Living by the Words of Bhagavan

 

 

 

This is an extract from the first chapter of Living by the Words of Bhagavan. The words in roman are Annamalai Swami's. The explanations of philosophical or cultural topics that appear as paragraphs in italics are my editorial comments:

 

 

Sometime in 1928, when I was twenty-one years old, a wandering sadhu passed through the village. He gave me a copy of Upadesa Undiyar that contained a photo of Sri Ramana Maharshi. As soon as I saw that photo, I had the feeling that this was my Guru. Simultaneously, an intense desire arose within me to go and see him.

 

Upadesa Undiyar is a thirty-verse philosophical poem written by Ramana Maharshi in Tamil. It was first published in 1927, about a year before Annamalai Swami got to see it. Upadesa Saram is Sri Ramana’s Sanskrit rendering of the same work. Some of the English translations which appear under the title Upadesa Saram are actually translations of Upadesa Undiyar, the original Tamil work.

 

That night I had a dream in which I saw Ramana Maharshi walking from the lower slopes of Arunachala to the old hall. At the threshold of the old hall he washed his feet with the water that was in his water pot. I came near him, prostrated at his feet, and then went into a kind of swoon because the shock of having darshan was too much for me. As I was lying on the ground with my mouth open, Bhagavan poured water from his pot into my mouth. I remember repeating the words ‘Mahadeva, Mahadeva’ [one of the names of Siva] as the water was being poured in. Bhagavan gazed at me for a few seconds before turning to go into the hall.

 

The terms ‘hall’ and ‘old hall’ refer to the building in which Sri Ramana lived and taught between 1928 and the late 1940s. Bhagavan is a Sanskrit word meaning ‘Lord’. Most devotees addressed Sri Ramana as ‘Bhagavan’. They would also use this title when they referred to him in the third person.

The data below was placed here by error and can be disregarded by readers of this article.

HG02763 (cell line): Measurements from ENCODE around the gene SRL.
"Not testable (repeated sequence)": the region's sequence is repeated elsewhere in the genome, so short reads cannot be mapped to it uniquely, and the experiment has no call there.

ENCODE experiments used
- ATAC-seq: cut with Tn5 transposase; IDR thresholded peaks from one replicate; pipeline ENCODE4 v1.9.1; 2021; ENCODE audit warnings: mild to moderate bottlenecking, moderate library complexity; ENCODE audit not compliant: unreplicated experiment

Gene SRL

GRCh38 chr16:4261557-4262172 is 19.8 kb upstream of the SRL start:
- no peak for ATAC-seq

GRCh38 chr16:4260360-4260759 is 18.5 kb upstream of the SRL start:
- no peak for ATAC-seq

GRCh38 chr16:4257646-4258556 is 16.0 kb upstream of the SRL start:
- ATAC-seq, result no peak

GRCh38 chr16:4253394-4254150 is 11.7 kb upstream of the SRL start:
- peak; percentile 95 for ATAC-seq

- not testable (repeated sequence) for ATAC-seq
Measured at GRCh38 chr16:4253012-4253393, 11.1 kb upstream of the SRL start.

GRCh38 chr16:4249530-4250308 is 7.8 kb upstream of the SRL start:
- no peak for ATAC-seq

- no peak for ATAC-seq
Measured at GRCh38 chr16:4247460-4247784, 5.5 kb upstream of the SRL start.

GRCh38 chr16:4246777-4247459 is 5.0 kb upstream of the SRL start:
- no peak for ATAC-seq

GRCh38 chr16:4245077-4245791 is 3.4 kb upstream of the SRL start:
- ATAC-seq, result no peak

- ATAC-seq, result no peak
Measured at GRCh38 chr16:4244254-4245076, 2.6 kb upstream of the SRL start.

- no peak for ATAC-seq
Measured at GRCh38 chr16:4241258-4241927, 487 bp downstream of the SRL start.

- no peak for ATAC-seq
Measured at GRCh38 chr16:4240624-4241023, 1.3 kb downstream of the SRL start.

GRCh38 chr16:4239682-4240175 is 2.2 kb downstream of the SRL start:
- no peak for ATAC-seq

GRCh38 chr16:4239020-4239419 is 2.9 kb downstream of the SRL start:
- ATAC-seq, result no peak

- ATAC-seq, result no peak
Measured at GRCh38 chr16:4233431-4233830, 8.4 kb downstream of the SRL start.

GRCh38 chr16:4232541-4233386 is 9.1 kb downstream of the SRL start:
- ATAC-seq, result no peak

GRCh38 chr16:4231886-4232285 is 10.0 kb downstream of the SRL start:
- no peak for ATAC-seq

When I woke the next morning I decided that I should go immediately to Bhagavan and have his darshan. After informing my parents that I was planning to leave the village, I went to the Bhajan Math to say goodbye to all the people there. Several of them began to cry because they had a strong suspicion that I would not return. I asked for their permission to leave, received it, and left the village that evening. I never went back. Some of the devotees, realising that I had no funds to support myself, collected some money and gave it to me as a parting present.

 

I had decided to walk twenty-five miles to a nearby town called Ullunderpettai because I had heard that there was a train from there to Tiruvannamalai, the town where Ramana Maharshi lived. However, before I began my journey, a convoy of twelve bullock carts passed through the village on their way to Ullunderpettai. The devotees in the village talked to one of the cart drivers and arranged for me to get a ride in his cart. The journey took all night but I was much too excited to sleep. I spent the entire night sitting in the cart, thinking about Bhagavan.

 

In Ullunderpettai I shared my food with the cart drivers before boarding the train for Tiruvannamalai. I had originally intended to go straight there, but when one of the passengers informed me that the Sankaracharya was camping near one of the towns on the train route, I decided to see him first and get his blessings. I got down at Tirukoilur [fifteen miles south of Tiruvannamalai] and made my way to Pudupalayam, the village where the Sankaracharya was staying. I found the Sankaracharya, did namaskaram to him and told him that I had had his darshan in Vepur.

 

A namaskaram is either a prostration or a gesture of respect in which one puts the palms of one’s hands together with the thumbs on the breastbone. Whenever the term occurs in this book it is used in the former sense.

 

The Sankaracharya gazed at me for a few seconds. Then, with a smile of recognition he said, ‘Yes, I remember you’.

 

‘I am on my way to see Ramana Bhagavan,’ I told him. ‘Please give me your blessings.’

 

The Sankaracharya seemed very pleased to hear the news. ‘Very good!’ he exclaimed.

 

He turned to one of his attendants and asked him to give me some food. After I had finished eating, the Sankaracharya put some vibhuti on a plate and put his palm on it to bless it. He then put half a coconut and eleven silver coins on the plate and presented it to me. I took the money, the vibhuti and the coconut before returning the plate to him.

 

Feeling that I had now got the blessings which I had sought, I prostrated to him, left the village, and continued my journey to Tiruvannamalai. On my arrival in Tiruvannamalai I was told that there was another great saint there called Seshadri Swami and that it would be very auspicious if I could have his darshan before proceeding to Sri Ramanasramam, the ashram where Ramana Maharshi lived.

Annamalai Swami sitting in Palakottu

Annamalai Swami sitting in Palakottu

Annamalai Swami.jpg
Annamalai Swami.jpg

Annamalai Swami sitting on a rock near Palakottu

Annamalai Swami sitting in Palakottu

1/15

The slide show comprises images of Annamalai Swami taken during the last few years of his life.

David Godman Books

 

Books by David Godman on Ramana Maharshi, his devotees and his teachings